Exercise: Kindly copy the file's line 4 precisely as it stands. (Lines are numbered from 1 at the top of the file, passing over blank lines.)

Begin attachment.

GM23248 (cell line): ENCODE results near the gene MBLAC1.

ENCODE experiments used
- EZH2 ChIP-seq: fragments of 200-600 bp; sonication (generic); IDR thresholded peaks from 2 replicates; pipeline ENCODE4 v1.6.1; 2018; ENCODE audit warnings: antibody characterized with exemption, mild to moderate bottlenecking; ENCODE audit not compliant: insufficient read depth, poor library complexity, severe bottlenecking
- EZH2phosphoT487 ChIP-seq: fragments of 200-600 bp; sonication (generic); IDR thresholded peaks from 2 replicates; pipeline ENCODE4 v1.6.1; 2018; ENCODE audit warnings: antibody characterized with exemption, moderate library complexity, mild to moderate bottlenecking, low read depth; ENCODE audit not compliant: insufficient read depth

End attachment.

- EZH2phosphoT487 ChIP-seq: fragments of 200-600 bp; sonication (generic); IDR thresholded peaks from 2 replicates; pipeline ENCODE4 v1.6.1; 2018; ENCODE audit warnings: antibody characterized with exemption, moderate library complexity, mild to moderate bottlenecking, low read depth; ENCODE audit not compliant: insufficient read depth